811.841/328

The Danish Minister (Brun) to the Secretary of State

J.No.60.D.b/1
No. 15

Sir: I have the honor to refer to previous correspondence relative to the rates of tonnage duties collected on Danish vessels as compared to the rates collected on Norwegian vessels in the ports of the United States, lastly your note of March 26, 1927, and to state as follows:

In your said note of March 26, 1927 you were good enough to say, that it was the view of the authorities of the United States Government concerned with the matter that, without regard to the merits of the contention advanced by the Danish Government that Danish vessels are entitled under existing treaties to treatment no less favorable [Page 731]than the treatment accorded to Norwegian vessels in the ports of the United States, it was desirable to terminate the present system under which Danish vessels pay a higher rate of tonnage dues than Norwegian vessels pay, and that it was hoped that a solution which would be satisfactory to the Danish Government could be adopted soon after the convening of the Congress in December 1927.

A copy of your said note was by me laid before the Danish Minister of Foreign Affairs by a report of April 13, 1927. The Minister of Foreign Affairs has again given earnest consideration to the case and has now directed me to advise you, that the Danish Government appreciates the recognition of the Danish standpoint in the matter, to which your said note gave expression, but can not in your note see a complete reply to our contention in the case. In this respect I beg to point out, that the Danish point of view was again fully set forth and argued in the note which I had the honor to address to you on July [June?] 3d, 1926, and that on page 6 I again stated our contention to be, that in virtue of the most favored nation treatment, to which we are entitled pursuant to the treaty of April 26, 1826, Danish vessels arriving in the United States from Danish ports should be granted the favor with regard to tonnage dues accorded to Norwegian (and Swedish) vessels arriving from ports in Norway (and Sweden).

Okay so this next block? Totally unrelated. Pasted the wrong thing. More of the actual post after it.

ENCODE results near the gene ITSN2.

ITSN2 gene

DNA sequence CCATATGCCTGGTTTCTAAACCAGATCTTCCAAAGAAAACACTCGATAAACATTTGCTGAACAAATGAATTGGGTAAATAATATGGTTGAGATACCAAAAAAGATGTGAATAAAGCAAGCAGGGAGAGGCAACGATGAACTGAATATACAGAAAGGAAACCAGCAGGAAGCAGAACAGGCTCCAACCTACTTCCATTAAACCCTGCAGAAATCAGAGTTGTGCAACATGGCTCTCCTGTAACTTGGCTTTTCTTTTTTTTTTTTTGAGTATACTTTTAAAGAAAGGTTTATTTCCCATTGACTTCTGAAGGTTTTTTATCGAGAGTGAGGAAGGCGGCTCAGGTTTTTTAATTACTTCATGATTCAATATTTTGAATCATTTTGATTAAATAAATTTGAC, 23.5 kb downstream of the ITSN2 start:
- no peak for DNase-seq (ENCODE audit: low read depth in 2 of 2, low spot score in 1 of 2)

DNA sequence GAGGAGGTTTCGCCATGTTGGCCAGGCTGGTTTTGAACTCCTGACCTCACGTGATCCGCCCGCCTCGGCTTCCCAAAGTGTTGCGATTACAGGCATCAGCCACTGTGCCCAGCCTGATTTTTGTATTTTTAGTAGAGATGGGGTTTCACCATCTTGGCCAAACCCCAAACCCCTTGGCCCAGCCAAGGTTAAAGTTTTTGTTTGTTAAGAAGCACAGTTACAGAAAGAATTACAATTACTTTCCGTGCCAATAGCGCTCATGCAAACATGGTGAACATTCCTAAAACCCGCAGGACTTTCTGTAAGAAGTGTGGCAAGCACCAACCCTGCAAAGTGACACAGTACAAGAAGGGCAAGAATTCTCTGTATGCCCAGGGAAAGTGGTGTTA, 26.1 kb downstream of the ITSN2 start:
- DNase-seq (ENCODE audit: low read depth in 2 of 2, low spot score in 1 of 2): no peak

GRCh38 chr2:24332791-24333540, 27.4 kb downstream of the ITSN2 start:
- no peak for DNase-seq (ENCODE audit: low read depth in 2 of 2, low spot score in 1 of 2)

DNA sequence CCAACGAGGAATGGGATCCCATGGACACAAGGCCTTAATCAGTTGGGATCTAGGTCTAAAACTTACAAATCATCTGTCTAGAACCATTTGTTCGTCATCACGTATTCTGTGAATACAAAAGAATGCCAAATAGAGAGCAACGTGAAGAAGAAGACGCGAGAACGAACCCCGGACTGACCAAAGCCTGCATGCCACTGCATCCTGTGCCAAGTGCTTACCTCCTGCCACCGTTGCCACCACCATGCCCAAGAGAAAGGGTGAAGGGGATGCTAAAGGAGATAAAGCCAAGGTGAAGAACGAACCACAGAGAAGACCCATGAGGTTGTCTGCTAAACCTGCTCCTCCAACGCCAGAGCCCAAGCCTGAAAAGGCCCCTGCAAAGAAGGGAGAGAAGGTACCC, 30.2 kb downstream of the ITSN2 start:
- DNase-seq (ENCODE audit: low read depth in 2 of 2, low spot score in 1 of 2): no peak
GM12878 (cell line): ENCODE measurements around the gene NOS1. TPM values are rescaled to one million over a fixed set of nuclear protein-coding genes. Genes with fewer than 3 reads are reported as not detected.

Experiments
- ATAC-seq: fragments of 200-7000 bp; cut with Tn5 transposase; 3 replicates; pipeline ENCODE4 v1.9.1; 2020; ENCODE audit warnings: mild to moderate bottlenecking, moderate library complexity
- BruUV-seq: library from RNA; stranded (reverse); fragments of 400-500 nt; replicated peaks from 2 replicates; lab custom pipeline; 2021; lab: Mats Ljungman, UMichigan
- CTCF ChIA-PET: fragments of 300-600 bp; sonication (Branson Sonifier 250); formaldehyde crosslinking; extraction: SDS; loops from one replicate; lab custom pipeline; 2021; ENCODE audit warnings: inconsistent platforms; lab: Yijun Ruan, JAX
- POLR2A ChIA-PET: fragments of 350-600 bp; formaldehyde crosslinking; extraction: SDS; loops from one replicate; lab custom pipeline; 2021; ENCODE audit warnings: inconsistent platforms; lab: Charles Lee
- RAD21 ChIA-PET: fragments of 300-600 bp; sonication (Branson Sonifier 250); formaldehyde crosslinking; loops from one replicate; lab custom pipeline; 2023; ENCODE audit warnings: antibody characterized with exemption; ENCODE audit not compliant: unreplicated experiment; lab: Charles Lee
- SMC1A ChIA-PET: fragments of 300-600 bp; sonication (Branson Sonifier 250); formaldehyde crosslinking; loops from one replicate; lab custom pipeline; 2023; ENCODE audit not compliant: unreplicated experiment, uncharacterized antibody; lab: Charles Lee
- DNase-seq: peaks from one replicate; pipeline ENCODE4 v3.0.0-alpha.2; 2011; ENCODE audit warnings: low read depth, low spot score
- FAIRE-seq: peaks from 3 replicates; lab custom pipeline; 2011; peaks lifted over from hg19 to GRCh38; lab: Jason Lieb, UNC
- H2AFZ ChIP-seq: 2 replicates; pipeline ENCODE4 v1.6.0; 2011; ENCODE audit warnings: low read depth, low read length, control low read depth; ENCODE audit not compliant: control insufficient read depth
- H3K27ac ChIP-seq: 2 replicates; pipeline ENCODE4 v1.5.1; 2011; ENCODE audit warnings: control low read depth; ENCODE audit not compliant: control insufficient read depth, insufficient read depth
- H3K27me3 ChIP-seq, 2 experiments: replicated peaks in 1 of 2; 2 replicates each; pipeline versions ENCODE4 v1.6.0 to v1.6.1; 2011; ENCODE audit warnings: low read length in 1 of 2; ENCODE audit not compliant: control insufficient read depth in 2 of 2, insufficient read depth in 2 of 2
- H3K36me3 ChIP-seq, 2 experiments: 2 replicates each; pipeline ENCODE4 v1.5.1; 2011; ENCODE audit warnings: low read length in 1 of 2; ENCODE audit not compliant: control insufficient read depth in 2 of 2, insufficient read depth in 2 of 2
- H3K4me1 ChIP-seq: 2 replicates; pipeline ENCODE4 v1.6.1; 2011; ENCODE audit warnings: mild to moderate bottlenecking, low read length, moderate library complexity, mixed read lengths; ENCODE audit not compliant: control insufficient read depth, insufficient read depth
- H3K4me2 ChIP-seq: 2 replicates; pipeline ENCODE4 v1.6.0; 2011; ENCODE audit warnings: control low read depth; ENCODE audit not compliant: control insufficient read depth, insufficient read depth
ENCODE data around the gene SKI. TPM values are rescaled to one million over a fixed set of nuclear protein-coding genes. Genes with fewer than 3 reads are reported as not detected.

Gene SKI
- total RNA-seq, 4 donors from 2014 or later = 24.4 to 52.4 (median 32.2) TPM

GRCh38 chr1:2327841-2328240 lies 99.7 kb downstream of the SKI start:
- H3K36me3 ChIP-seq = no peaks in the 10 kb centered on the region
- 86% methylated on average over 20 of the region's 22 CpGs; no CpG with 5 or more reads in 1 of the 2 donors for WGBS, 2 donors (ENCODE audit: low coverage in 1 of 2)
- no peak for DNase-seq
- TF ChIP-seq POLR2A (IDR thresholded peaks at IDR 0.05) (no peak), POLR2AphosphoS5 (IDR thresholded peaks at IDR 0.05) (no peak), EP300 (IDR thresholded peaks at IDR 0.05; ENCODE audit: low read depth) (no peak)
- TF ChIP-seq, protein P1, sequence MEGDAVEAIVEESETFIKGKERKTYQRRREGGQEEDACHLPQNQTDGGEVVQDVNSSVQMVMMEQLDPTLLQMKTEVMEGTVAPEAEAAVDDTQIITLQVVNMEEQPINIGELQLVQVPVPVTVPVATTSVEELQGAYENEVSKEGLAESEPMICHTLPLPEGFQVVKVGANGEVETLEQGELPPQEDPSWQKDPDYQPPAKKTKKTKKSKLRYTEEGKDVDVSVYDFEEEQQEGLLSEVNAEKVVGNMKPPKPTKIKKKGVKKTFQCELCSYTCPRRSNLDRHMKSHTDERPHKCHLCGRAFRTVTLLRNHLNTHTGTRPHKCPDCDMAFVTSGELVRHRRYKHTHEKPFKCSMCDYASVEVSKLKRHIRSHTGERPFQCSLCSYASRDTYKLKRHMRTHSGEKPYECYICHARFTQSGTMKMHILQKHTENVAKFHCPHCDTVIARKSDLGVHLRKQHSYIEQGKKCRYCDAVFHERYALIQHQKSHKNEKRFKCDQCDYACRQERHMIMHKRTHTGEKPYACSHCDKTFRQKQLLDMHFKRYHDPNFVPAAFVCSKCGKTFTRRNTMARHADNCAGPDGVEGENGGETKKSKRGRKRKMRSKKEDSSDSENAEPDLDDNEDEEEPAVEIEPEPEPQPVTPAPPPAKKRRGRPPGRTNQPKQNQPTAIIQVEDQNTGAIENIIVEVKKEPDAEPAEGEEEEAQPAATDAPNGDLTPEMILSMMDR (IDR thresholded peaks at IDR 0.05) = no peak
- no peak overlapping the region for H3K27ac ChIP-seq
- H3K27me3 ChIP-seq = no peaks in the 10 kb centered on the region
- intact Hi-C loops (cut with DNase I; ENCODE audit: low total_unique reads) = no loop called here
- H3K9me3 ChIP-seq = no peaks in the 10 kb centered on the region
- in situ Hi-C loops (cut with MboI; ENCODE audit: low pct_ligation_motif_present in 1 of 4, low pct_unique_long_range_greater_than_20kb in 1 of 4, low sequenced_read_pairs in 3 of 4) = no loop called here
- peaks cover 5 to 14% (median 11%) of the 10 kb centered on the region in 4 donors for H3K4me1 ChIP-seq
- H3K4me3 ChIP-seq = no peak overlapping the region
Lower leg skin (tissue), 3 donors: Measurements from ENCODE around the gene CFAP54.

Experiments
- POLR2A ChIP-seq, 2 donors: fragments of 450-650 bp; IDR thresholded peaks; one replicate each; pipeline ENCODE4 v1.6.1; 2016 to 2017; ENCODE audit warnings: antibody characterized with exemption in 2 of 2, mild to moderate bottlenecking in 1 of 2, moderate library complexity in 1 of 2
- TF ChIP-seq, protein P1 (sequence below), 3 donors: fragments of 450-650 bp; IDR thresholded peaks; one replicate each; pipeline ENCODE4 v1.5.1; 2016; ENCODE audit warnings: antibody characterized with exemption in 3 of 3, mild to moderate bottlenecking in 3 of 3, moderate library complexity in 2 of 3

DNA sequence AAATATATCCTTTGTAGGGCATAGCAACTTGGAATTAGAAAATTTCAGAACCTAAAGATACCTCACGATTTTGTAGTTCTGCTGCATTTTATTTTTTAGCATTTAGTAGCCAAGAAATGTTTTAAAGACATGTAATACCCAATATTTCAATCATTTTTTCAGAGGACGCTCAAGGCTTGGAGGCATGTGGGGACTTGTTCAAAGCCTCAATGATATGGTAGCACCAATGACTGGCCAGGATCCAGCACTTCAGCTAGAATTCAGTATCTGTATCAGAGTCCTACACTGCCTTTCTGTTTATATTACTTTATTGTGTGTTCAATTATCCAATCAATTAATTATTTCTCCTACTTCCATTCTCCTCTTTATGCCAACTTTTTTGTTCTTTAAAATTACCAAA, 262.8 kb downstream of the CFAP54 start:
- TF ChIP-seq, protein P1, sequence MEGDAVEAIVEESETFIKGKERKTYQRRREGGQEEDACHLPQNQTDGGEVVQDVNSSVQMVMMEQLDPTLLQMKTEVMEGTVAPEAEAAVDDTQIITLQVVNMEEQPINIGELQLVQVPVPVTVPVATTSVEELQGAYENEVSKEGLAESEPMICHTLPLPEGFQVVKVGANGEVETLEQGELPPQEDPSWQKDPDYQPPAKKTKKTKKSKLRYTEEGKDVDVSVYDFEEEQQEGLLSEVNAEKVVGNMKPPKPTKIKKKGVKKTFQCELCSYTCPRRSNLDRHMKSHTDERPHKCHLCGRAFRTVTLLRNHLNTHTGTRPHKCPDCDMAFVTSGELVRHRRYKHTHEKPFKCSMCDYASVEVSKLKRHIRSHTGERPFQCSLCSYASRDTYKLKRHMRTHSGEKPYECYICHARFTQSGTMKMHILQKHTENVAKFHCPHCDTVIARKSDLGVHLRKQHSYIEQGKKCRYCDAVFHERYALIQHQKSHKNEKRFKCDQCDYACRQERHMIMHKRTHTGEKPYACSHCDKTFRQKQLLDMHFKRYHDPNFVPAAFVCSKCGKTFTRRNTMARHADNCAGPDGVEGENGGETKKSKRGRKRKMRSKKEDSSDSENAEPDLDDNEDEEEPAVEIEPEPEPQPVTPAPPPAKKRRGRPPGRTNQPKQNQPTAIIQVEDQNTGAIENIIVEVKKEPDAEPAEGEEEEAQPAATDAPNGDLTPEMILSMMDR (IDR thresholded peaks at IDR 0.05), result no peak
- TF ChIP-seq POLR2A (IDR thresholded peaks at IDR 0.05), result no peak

To this contention your reply of March 26, 1927 does not appear to give the expected satisfaction, and I may add that the anticipation in your note of a satisfactory solution to be adopted by the Congress, which has been understood to be the ratification of a new treaty with Norway abolishing the privileged position of Norway in this matter, has not yet been fulfilled and would only partly meet the Danish claim in so far as the position of Danish and Norwegian vessels in ports of the United States would thereafter presumably be equal in the future.

Our claim is, however, that we have from the beginning had and still have the right to equal treatment with Norway in this matter, and this is the question with regard to which I have in the last paragraph of my note of July [June?] 3, 1926, in conformity with instructions received, declared that the Danish Government reserves to itself to propose to the United States Government to have it settled by arbitration, if the United States Government should not now, when so many years have elapsed since the question was first submitted by me, be able to see its way to admit the justice of our claim.

I therefore have the honor to ask, that you will be so good as to reconsider the matter, and that our right to equal treatment with Norway may be fully recognized and satisfaction given to our claim.

I have [etc.]

C. Brun